"Under the stewardship of Mr. Audet, the Audet family, and the 4,500 Cogeco team members, Cogeco has built an iconic company in Canada and the United States," Rogers president and chief executive Joe Natale said in a statement.

"This meaningful offer reflects the tremendous accomplishments of the Audet family and Cogeco's employees."

Rogers declined to comment further.

The proposal caused Cogeco Inc.'s shares to shoot up by almost 20 per cent to $94.57 in early afternoon trading, while Cogeco Communications Inc.'s reached $114.37, an increase of more than 15 per cent. Rogers's hit $54.94, an almost five per cent increase.

2nd attempt by Rogers to move into Quebec market

This is the second time Rogers has been rebuffed in a move to wade into the Quebec market. Rogers tried to acquire Videotron in 2000, but the telecommunications company was eventually purchased by Quebecor.

Were the Cogeco deal to go through, Altice would own the company's U.S. assets, including Atlantic Broadband, a cable operator providing residential and business customers with broadband, video and telephony services in 11 U.S. states.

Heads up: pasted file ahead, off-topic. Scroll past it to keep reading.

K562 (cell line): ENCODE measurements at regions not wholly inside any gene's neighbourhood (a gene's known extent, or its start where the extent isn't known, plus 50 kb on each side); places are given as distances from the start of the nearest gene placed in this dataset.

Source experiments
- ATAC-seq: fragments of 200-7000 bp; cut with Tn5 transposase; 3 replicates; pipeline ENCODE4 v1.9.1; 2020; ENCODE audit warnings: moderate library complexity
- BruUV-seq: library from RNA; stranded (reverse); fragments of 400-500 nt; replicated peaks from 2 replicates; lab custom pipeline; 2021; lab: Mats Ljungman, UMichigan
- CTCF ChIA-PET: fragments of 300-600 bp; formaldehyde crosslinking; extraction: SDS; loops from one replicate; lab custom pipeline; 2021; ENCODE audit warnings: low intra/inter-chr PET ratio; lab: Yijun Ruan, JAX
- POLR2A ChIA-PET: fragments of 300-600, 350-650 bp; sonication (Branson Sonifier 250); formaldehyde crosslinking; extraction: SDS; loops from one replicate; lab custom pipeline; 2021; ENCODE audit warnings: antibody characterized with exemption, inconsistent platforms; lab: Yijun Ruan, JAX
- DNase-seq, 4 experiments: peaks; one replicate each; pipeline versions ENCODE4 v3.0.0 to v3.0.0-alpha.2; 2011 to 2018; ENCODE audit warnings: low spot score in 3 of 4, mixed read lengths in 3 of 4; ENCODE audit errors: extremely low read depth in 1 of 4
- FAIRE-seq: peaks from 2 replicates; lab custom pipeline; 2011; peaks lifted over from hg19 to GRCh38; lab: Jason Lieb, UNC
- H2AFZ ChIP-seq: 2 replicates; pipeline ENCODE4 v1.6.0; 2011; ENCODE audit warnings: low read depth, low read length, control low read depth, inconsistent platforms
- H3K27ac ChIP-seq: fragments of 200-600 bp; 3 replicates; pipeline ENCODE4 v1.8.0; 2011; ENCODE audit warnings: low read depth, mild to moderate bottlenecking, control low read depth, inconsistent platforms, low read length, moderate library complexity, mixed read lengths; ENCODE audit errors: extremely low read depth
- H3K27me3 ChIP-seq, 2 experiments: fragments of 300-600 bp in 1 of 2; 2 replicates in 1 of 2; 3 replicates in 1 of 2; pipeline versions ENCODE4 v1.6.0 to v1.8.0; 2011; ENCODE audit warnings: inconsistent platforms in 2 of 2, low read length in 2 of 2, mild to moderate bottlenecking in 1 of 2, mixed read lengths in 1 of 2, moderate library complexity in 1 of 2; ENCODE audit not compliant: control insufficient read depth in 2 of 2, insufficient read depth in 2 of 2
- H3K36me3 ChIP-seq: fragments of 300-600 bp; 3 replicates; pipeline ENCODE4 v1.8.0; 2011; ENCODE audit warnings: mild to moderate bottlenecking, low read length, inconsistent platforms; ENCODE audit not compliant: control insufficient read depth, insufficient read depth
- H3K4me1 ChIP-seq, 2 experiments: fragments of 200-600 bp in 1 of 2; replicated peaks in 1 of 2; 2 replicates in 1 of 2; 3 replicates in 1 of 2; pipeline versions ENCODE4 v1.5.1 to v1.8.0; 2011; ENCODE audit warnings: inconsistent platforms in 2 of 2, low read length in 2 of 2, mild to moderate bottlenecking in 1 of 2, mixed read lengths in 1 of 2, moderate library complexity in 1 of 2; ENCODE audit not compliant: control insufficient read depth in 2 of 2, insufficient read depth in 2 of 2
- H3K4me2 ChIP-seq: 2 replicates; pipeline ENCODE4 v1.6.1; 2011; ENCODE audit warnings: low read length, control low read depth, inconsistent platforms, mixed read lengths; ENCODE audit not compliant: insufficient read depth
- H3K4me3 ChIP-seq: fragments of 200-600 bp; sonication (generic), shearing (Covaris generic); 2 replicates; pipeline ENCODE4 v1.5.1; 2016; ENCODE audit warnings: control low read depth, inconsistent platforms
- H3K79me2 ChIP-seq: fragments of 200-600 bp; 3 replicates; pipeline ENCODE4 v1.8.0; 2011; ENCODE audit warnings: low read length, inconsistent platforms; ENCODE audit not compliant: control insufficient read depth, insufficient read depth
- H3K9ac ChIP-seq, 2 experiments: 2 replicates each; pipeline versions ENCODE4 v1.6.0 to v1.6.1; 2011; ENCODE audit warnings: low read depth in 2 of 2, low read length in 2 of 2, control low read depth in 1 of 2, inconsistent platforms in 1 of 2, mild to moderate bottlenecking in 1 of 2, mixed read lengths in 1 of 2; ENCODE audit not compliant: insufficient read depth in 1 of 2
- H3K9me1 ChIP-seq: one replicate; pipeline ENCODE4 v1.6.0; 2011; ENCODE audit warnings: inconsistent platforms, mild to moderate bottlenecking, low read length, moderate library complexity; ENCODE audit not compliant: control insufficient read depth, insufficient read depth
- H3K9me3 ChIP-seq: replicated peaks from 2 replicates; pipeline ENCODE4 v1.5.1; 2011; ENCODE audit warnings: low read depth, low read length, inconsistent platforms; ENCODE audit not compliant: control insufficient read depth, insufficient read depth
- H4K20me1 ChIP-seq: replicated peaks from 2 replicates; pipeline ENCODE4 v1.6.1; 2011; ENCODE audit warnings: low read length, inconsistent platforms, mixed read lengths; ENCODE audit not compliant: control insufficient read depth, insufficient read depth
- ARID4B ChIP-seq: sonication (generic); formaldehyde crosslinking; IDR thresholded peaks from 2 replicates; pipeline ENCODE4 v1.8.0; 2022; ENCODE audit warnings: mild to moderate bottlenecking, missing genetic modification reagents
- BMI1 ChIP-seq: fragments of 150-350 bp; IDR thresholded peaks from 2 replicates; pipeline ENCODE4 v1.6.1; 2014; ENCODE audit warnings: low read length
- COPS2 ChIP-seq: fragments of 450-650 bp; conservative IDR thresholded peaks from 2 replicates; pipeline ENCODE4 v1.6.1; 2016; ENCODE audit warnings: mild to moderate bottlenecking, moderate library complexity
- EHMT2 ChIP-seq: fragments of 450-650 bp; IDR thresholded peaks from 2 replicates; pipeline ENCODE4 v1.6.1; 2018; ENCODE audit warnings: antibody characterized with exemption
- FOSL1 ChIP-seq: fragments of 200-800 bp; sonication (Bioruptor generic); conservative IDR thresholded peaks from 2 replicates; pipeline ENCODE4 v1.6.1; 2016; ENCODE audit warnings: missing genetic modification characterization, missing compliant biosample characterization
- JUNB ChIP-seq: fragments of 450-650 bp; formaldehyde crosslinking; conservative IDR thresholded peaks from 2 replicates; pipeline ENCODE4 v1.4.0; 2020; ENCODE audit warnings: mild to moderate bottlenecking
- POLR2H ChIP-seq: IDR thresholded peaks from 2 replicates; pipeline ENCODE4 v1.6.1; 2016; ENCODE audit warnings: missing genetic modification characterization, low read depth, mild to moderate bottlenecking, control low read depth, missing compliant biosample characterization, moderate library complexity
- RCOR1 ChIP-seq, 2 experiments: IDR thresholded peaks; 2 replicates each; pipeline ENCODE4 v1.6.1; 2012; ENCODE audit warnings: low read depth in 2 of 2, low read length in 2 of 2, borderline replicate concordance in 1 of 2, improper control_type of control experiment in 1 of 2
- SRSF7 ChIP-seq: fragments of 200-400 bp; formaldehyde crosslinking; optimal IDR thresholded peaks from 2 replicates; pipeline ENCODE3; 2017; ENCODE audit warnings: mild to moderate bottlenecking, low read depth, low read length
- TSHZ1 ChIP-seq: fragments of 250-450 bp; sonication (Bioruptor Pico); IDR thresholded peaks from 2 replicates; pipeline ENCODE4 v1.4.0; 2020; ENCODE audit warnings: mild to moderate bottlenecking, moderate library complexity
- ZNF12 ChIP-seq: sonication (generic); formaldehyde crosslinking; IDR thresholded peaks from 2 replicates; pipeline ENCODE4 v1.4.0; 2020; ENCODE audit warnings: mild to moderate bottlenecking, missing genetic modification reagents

The proposal would also benefit Rogers as it amalgamates Ontario cable assets, wrote Aravinda Galappatthige and Matthew Lee, analysts with Canaccord Genuity Corp, in a note to investors.

If the deal were accepted, Rogers would pay $4.9 billion for the company's Canadian assets. (J.P. Moczulski/The Canadian Press)

A successful bid could soften the threat of mobile virtual network operators (MVNO), who buy network capacity from wholesalers instead of running their own, they said.

Cogeco long pushed the CRTC for a "hybrid MVNO" model, which would give companies with existing telecom infrastructure access to national wireless networks and the ability to resell the service to their customers.

"The hybrid MVNO model largely relies on the existence of localized wireline companies with the infrastructure and balance sheet to enter the wireless market and subsequently invest in their own networks," they said.